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Del Mar moves toward plastic straw ban

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Del Mar City Council at its meeting on Jan. 14.

Del Mar restaurant-goers may soon have to either forfeit drinking straws all together or use more biodegradable alternatives.

The city council on Jan. 14 gave its first green light to an ordinance that would regulate plastic straws and stirrers as part of an effort to reduce plastic pollution that is harmful to the environment. The action will also help the city meet its Climate Action Plan goals, according to a city staff report.

“All plastics photodegrade and remain in the environment for hundreds of years,” the report reads. “Small pieces end up on the beach and in the ocean and further degrade into smaller pieces that are ultimately ingested by marine life, sometimes with fatal results, and become a human health risk as it enters the food chain. Degrading plastic in landfills can leach chemicals into groundwater that can be a source of drinking water.”

Last September, then-Governor Jerry Brown signed Assembly Bill (AB) 1884 requiring dine-in restaurants to provide plastic straws only upon request.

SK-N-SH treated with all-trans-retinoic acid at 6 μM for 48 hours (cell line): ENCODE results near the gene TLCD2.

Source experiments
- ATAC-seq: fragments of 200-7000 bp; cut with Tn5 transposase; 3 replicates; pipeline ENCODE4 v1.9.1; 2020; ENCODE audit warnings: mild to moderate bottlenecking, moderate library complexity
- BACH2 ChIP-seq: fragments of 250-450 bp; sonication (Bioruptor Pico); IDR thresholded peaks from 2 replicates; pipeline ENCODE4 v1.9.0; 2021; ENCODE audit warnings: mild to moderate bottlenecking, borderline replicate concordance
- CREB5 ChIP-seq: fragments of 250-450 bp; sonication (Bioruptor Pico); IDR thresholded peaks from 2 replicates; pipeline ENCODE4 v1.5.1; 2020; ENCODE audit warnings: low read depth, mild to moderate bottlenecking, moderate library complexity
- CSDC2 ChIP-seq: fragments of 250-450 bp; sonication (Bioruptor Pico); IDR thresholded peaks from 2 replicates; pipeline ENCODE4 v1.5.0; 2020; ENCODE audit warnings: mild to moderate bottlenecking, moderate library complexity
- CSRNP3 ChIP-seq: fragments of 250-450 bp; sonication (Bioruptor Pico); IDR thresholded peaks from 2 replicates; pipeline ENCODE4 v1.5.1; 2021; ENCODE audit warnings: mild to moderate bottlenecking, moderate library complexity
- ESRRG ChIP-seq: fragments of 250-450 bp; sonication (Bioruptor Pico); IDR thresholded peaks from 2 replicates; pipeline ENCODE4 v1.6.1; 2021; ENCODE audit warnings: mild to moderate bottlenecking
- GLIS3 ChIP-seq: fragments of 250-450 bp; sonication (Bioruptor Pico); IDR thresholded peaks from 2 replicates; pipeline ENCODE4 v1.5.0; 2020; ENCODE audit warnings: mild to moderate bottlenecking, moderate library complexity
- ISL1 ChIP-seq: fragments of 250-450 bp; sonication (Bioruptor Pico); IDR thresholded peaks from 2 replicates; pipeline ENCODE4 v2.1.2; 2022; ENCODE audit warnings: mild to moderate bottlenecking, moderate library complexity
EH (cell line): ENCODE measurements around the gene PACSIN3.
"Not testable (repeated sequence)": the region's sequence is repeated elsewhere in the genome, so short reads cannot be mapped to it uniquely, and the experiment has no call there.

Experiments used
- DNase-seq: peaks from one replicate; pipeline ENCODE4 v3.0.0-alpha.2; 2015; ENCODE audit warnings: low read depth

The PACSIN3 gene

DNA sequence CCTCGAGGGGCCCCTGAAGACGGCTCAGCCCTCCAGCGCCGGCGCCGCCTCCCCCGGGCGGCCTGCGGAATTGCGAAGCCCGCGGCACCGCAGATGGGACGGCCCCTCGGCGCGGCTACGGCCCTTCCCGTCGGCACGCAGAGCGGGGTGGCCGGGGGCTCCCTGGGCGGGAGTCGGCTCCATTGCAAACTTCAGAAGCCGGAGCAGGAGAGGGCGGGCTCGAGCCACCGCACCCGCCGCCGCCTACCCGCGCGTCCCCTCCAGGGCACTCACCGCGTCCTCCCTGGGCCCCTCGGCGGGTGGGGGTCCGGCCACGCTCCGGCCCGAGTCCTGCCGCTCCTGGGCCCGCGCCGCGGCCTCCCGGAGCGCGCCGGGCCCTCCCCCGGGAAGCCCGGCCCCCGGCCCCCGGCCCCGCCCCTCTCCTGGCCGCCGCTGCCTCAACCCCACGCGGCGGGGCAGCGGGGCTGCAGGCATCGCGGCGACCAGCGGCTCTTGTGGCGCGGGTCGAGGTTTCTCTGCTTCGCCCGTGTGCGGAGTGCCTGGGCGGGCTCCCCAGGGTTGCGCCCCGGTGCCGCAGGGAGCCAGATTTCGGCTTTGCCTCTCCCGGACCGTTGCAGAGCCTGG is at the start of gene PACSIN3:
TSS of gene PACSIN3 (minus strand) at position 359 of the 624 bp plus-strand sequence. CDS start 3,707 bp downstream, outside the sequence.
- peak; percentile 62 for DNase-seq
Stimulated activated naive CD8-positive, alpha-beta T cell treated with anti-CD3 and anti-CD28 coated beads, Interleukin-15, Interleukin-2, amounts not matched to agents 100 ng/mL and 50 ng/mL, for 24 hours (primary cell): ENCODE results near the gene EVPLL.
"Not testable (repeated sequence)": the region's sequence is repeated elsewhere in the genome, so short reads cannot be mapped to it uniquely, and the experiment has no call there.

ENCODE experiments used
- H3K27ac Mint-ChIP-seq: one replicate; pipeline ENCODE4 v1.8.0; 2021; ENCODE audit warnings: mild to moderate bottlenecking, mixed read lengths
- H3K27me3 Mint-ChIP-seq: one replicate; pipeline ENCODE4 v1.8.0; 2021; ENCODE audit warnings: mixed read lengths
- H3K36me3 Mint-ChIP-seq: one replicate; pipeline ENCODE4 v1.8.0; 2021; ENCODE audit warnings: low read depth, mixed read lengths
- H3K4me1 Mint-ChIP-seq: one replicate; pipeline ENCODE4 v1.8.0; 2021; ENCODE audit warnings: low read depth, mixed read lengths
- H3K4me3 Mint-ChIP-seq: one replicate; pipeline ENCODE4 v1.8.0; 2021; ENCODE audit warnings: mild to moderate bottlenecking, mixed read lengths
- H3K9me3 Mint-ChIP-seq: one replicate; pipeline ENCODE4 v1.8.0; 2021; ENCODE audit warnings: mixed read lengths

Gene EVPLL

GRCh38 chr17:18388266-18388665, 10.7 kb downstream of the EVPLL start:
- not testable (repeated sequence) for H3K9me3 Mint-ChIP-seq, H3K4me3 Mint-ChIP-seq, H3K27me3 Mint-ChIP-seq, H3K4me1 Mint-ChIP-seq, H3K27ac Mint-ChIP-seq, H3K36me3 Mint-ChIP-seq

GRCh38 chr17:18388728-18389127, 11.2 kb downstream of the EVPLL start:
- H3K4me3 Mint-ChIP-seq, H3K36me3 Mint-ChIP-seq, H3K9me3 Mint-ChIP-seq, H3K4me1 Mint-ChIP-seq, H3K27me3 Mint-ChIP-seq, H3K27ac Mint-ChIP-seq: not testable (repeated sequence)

China has also changed its policy regarding plastics, including limiting the type and amount of plastic it accepts from the United States for recycling, according to the report. Because of this, it’s important that Del Mar take proactive steps to reduce its use of all plastic materials, the document reads.

In 2016, Del Mar banned single-use plastic bags. Last year, the council moved toward regulating and prohibiting disposable ware made of Styrofoam.

In the straw ordinance — which would need another approval from the city council before being finalized — Del Mar restaurant customers will no longer automatically be given a straw. If they request a straw, however, the restaurant can give them paper, biodegradable or reusable straws.

Because the item was moved to the consent calendar, no council or public discussion took place.

The council is expected to review the ordinance in a second reading and possibly adopt it as law at a future meeting. If the ordinance passes, it would become effective 30 days after adoption. Restaurants would have six months to comply with the law.